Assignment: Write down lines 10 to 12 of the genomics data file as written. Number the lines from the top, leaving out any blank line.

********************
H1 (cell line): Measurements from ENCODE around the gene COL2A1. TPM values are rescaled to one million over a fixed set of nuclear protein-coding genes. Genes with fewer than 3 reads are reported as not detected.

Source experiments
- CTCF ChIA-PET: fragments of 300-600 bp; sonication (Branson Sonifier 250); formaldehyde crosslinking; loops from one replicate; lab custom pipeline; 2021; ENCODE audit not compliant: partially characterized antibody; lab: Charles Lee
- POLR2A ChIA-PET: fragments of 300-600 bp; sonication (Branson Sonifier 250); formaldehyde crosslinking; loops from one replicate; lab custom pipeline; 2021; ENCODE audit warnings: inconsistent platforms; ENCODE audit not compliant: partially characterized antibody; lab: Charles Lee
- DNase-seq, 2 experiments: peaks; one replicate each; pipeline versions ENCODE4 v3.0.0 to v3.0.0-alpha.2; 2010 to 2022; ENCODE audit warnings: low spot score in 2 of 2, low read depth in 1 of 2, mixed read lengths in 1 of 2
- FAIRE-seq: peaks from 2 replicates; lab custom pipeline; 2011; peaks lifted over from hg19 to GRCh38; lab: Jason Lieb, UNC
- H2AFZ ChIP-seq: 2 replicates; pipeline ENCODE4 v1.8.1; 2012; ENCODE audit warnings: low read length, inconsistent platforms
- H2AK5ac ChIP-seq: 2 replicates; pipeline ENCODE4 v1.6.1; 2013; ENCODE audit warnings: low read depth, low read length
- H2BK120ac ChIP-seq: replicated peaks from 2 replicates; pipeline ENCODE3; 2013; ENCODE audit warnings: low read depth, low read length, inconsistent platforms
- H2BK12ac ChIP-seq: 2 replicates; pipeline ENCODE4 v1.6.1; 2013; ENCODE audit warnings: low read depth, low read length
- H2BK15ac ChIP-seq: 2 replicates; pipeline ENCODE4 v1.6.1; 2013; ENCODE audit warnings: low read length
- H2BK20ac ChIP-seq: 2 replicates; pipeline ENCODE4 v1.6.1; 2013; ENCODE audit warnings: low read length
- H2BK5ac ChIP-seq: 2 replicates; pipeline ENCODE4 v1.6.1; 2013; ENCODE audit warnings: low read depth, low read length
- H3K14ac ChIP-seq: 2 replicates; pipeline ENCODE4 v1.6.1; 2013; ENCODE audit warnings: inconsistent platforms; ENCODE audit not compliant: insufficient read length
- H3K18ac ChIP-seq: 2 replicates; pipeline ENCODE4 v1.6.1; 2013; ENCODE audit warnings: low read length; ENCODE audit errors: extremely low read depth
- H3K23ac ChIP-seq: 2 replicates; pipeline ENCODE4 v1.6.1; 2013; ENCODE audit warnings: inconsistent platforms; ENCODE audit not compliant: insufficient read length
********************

- H2BK12ac ChIP-seq: 2 replicates; pipeline ENCODE4 v1.6.1; 2013; ENCODE audit warnings: low read depth, low read length
- H2BK15ac ChIP-seq: 2 replicates; pipeline ENCODE4 v1.6.1; 2013; ENCODE audit warnings: low read length
- H2BK20ac ChIP-seq: 2 replicates; pipeline ENCODE4 v1.6.1; 2013; ENCODE audit warnings: low read length